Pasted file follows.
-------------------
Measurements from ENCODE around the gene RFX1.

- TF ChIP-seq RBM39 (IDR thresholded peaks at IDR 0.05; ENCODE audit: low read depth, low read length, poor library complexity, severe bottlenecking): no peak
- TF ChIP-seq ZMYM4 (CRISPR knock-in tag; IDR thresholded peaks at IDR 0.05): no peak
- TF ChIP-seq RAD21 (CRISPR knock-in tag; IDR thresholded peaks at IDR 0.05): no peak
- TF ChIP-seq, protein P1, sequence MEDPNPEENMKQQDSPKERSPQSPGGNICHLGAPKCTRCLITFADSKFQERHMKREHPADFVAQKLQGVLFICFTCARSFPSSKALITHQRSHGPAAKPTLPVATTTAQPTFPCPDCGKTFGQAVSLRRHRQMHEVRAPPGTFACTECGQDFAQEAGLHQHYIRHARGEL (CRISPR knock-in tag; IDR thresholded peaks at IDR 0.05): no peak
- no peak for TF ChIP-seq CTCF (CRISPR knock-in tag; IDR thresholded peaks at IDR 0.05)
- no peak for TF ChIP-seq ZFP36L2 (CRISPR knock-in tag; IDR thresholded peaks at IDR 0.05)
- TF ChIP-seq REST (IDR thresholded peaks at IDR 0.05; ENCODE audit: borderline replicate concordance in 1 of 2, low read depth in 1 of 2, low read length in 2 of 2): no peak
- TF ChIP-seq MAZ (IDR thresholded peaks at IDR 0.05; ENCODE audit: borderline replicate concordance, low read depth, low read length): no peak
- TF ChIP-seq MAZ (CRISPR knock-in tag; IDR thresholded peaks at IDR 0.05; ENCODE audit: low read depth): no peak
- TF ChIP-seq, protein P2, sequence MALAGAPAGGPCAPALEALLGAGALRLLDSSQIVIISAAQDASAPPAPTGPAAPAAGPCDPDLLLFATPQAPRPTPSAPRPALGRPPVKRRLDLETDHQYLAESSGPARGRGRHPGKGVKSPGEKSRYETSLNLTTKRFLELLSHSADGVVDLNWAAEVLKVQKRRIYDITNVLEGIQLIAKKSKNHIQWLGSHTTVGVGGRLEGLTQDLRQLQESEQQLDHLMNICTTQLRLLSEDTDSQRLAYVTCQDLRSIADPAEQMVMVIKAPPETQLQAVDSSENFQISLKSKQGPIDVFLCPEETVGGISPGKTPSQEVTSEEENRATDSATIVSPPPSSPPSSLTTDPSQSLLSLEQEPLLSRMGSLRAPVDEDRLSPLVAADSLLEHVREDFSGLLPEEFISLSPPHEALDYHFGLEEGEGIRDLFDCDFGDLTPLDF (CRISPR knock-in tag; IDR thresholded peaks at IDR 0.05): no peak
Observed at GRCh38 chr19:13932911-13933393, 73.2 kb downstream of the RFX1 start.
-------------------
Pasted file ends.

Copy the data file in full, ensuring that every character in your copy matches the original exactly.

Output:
Measurements from ENCODE around the gene RFX1.

- TF ChIP-seq RBM39 (IDR thresholded peaks at IDR 0.05; ENCODE audit: low read depth, low read length, poor library complexity, severe bottlenecking): no peak
- TF ChIP-seq ZMYM4 (CRISPR knock-in tag; IDR thresholded peaks at IDR 0.05): no peak
- TF ChIP-seq RAD21 (CRISPR knock-in tag; IDR thresholded peaks at IDR 0.05): no peak
- TF ChIP-seq, protein P1, sequence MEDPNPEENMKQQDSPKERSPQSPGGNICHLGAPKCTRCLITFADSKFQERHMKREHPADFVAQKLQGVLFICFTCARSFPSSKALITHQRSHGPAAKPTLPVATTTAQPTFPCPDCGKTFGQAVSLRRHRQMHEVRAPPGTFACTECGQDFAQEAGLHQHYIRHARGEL (CRISPR knock-in tag; IDR thresholded peaks at IDR 0.05): no peak
- no peak for TF ChIP-seq CTCF (CRISPR knock-in tag; IDR thresholded peaks at IDR 0.05)
- no peak for TF ChIP-seq ZFP36L2 (CRISPR knock-in tag; IDR thresholded peaks at IDR 0.05)
- TF ChIP-seq REST (IDR thresholded peaks at IDR 0.05; ENCODE audit: borderline replicate concordance in 1 of 2, low read depth in 1 of 2, low read length in 2 of 2): no peak
- TF ChIP-seq MAZ (IDR thresholded peaks at IDR 0.05; ENCODE audit: borderline replicate concordance, low read depth, low read length): no peak
- TF ChIP-seq MAZ (CRISPR knock-in tag; IDR thresholded peaks at IDR 0.05; ENCODE audit: low read depth): no peak
- TF ChIP-seq, protein P2, sequence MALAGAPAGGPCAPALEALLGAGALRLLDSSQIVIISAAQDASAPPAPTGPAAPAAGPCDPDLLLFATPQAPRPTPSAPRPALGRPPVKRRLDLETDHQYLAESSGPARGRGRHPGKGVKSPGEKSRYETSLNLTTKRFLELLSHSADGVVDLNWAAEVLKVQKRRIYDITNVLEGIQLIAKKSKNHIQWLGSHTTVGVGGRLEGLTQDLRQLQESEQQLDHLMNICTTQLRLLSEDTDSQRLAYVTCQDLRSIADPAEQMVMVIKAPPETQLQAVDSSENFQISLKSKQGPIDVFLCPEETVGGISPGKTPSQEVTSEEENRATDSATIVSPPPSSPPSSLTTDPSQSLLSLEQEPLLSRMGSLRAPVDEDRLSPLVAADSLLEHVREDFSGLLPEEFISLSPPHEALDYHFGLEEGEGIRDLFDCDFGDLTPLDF (CRISPR knock-in tag; IDR thresholded peaks at IDR 0.05): no peak
Observed at GRCh38 chr19:13932911-13933393, 73.2 kb downstream of the RFX1 start.